Zack Kassian’s 2019-20 season has had its ups and downs.
Its ups included giving hockey fans one of the most exciting rivalries in the league when him and Calgary Flames’ Matthew Tkachuk decided to not be friends and went back-and-forth all season long (supposedly the beef has been squashed but I think we all hope that isn’t true.)
Kassian’s low point this year was when he was suspended seven games for kicking the Tampa Bay Lightning’s Erik Cernak in the chest.
At 6’3, 211lbs and a team-leading 69 PIM, it’s clear what Kassian’s role on the Oilers is. He’s the latest in a line of skilled enforcers who have been tapped to play on McDavid’s wing, following in the footsteps of Pat Maroon, Milan Lucic and even Alex Chiasson.
Unlike his predecessors, Kassian has decent foot speed and is a capable puck handler. And when your role is to clear space for the best player in the world, those traits are a cherry on top. Just for fun, I compared the stats of Kassian, Lucic, Chiasson and Maroon during the seasons where they primarily played with McDavid.
When you look at this comparison (bless up Hockey Reference), Kassian has the second-highest PPG of the group behind Lucic’ 2016-17 season, and the lowest point share of the four. Sorting by Adjusted Points for an 82 game season, Kassian’s 39 is only above Chiasson. Keep in mind that Kassian saw absolutely no power-play time this season.
The Oilers really like Kassian, signing him for the next four years at $3.2 million per (or 3.93% of the cap). He’ll be 33 when the deal expires, which is okay normally, but for a guy who plays the way Kassian does, there has to be some questions about longevity. While Kassian is hitting his peak later than most players, will he continue to improve? If so, then the deal will only look better. If he stays at the production level he’s currently at, the deal is pretty fair-value, considering how some GM’s have historically overpaid players like Kassian.
The team wants Kassian to be the long-term holder of that first-line-tough-as-nails-winger position beside McDavid, and if so, they got him at a reasonable price. There have been questions about just how much Kassian benefits playing on that top line, and with wingers like Kailer Yamamota and Andreas Athanasiou (who’s an RFA himself) poised to take on bigger roles next season, will he still be the go-to choice to line up beside McDavid? If that happens, Kassian is still a valuable checking forward.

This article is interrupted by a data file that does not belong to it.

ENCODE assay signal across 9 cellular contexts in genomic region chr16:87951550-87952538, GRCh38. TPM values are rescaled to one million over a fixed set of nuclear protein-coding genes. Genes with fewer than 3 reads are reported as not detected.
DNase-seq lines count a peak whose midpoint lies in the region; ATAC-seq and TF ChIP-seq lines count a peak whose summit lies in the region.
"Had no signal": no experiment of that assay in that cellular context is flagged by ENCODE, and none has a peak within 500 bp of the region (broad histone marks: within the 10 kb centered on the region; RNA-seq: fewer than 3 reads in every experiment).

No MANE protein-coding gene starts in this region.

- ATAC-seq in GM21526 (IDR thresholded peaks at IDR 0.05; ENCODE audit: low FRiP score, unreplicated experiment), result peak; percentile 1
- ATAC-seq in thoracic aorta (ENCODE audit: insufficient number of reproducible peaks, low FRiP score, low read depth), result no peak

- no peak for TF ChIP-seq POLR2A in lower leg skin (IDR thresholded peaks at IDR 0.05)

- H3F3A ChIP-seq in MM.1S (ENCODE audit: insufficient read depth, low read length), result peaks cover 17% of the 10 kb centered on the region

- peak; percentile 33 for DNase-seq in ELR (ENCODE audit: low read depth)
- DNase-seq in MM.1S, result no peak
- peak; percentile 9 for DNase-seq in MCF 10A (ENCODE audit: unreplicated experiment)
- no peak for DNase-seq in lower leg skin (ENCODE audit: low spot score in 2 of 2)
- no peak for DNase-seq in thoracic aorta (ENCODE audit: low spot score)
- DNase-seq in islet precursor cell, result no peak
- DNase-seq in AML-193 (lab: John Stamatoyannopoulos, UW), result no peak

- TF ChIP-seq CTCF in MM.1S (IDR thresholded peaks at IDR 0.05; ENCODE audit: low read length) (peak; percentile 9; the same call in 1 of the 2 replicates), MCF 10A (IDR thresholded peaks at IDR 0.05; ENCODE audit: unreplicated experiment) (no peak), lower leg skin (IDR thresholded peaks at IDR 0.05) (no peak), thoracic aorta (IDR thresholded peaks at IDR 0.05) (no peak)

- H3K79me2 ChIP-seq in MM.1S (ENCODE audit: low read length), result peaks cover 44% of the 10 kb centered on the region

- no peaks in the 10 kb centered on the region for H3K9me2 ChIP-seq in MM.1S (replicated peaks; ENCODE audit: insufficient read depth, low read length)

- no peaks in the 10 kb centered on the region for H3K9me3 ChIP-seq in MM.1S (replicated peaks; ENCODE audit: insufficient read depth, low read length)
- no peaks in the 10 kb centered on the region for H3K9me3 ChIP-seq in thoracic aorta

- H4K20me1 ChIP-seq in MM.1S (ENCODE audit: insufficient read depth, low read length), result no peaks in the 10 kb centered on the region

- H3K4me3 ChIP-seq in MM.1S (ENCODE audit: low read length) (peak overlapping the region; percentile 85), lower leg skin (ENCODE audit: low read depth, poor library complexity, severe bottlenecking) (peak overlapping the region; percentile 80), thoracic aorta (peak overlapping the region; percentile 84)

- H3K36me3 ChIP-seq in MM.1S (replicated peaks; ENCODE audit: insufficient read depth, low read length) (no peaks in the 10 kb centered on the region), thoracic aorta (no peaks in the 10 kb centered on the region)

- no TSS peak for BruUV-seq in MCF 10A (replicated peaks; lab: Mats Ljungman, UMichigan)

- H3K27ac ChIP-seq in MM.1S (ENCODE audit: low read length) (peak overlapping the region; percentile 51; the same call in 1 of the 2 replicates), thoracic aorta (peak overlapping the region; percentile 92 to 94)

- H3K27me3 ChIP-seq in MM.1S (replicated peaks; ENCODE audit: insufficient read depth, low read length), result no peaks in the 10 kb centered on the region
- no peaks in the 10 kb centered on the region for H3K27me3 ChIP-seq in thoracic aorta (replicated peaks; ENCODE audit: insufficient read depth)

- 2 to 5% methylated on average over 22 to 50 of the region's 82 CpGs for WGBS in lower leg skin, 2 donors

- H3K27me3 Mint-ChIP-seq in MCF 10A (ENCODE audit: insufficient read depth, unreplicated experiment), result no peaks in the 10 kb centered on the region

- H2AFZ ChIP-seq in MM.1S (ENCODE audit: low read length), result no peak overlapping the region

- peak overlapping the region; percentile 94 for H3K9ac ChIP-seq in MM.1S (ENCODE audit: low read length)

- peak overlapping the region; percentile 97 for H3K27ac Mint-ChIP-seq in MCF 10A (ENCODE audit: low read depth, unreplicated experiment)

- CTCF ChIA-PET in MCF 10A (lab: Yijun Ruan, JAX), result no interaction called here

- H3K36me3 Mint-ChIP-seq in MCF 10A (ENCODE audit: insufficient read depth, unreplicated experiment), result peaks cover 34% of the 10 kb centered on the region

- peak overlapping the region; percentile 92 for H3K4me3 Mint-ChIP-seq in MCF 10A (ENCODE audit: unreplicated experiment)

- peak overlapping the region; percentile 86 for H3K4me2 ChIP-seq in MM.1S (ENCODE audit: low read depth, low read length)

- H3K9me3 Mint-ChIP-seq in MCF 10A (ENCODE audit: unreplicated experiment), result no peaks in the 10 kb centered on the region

Even if he does end up dropping from the top line into a secondary role, his contract is pretty reasonable for what the value he provides. Holland seems to have learnt from the mistakes of ghosts-of-Oilers’-GMs-past (cough cough Lucic cough cough) when signing Kassian to this extension.
If you look around the league, this upcoming contract is comparable to players like Brett Connolly, Carl Hagelin and Antoine Roussel. Among that group, Kassian has the most points this season and is the only one seeing consistent top line minutes.
Drafted 13th overall in 2009 by Buffalo, Kassian’s path to the Oilers took a few turns in Buffalo, Vancouver and very briefly in Montreal. He’s opened up about the struggles he’s gone through over the years, but during the past five seasons in Edmonton, he’s found his form, putting up 111 points in 327 games while becoming a fan (and locker room) favourite. McDavid has spoken at length about how much he enjoys having Kassian line up with him on the wing.
Kassian spent the vast majority of his even-strength ice-time alongside McDavid on the top line. In 54 games so far this season, the forward’s put up a career high 34 points, tied for fourth on the team. He’s also riding a 15.2% shooting percentage, significantly higher than his career 11.8%.
It doesn’t hurt to play with the best player in the world and the (soon-to-be) Art Ross winner. Kassian lined up with McDavid and Draisaitl in 40 of his 54 games for a total of 442 minutes. The line so far this season has an expected goal differential of 48.8%.
Individually, Kassian put up a 48.9 CF%, and an even 50 xGF%. But one stat that jumped out at me in an unexpected way was the quality of Kassian’s shots on net. On the Oilers, Kassian’s 0.06321 quality per on-ice unblocked shot for sits second behind only Connor McDavid himself (who rocks a 0.06410). In fact, Kassian is actually fourth in the entire Pacific Division in quality per on-ice unblocked shot for, behind only McDavid, Tomas Hertl, Taylor Hall and Ilya Lyubushkin.
Kassian’s toughness and grit will never come into question, they’re such core parts of his character as a player. His offensive production is never going to be the focal point of his game, but playing alongside McDavid, Kassian has become a valuable part of the team, especially if you ask organization or the fans. The question with Kassian is if he’ll be able to provide this same level of value throughout the entirety of his coming contract.